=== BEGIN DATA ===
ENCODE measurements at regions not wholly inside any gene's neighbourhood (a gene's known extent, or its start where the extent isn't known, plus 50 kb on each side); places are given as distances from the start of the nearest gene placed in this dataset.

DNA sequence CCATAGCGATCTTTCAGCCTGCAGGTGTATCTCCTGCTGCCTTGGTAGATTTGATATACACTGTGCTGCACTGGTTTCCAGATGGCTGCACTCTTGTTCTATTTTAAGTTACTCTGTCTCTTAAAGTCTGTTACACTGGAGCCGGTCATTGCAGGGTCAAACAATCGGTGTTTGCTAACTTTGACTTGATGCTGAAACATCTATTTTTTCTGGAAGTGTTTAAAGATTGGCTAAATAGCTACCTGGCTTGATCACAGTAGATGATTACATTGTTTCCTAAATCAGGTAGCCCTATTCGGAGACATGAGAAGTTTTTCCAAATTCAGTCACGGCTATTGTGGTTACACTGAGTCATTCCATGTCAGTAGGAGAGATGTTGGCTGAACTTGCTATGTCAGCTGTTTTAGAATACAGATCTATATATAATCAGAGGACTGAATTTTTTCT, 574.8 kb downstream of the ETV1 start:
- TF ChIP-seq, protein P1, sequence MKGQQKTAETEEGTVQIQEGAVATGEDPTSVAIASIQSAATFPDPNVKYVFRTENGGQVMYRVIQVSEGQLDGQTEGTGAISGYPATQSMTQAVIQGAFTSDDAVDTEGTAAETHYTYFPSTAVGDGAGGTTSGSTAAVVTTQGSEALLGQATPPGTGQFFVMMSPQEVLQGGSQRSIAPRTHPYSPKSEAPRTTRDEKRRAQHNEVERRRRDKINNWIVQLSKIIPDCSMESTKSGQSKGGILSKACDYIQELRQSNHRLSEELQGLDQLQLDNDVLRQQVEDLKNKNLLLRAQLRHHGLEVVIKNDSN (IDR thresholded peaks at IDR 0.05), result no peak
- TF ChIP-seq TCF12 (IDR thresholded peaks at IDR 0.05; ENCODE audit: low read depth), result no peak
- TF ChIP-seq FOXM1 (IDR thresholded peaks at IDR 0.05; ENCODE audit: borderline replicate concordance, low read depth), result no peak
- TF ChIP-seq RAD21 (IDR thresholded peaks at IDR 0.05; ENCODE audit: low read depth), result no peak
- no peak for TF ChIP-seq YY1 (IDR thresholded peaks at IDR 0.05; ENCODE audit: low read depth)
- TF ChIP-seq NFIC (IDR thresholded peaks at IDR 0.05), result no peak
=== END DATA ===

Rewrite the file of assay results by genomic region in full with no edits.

ENCODE measurements at regions not wholly inside any gene's neighbourhood (a gene's known extent, or its start where the extent isn't known, plus 50 kb on each side); places are given as distances from the start of the nearest gene placed in this dataset.

DNA sequence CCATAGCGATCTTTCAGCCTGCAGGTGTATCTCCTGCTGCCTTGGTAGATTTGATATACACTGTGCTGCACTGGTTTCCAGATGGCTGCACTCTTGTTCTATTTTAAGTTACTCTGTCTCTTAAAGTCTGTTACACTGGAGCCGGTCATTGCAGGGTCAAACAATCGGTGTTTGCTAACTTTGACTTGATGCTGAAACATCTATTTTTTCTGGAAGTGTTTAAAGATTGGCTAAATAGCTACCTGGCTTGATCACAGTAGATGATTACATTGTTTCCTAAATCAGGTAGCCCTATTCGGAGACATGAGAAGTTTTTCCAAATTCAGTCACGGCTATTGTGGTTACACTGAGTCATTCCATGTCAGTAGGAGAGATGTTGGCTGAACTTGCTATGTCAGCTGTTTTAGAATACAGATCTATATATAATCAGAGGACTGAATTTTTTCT, 574.8 kb downstream of the ETV1 start:
- TF ChIP-seq, protein P1, sequence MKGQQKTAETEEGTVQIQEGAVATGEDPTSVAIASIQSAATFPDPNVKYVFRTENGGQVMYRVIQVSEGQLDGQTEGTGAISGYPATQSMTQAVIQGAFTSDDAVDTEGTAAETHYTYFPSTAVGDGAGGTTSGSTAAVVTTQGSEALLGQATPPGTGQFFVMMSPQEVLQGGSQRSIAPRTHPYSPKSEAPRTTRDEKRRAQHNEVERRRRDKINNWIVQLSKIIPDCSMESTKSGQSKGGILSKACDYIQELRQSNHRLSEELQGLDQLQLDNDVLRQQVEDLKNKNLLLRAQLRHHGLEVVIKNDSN (IDR thresholded peaks at IDR 0.05), result no peak
- TF ChIP-seq TCF12 (IDR thresholded peaks at IDR 0.05; ENCODE audit: low read depth), result no peak
- TF ChIP-seq FOXM1 (IDR thresholded peaks at IDR 0.05; ENCODE audit: borderline replicate concordance, low read depth), result no peak
- TF ChIP-seq RAD21 (IDR thresholded peaks at IDR 0.05; ENCODE audit: low read depth), result no peak
- no peak for TF ChIP-seq YY1 (IDR thresholded peaks at IDR 0.05; ENCODE audit: low read depth)
- TF ChIP-seq NFIC (IDR thresholded peaks at IDR 0.05), result no peak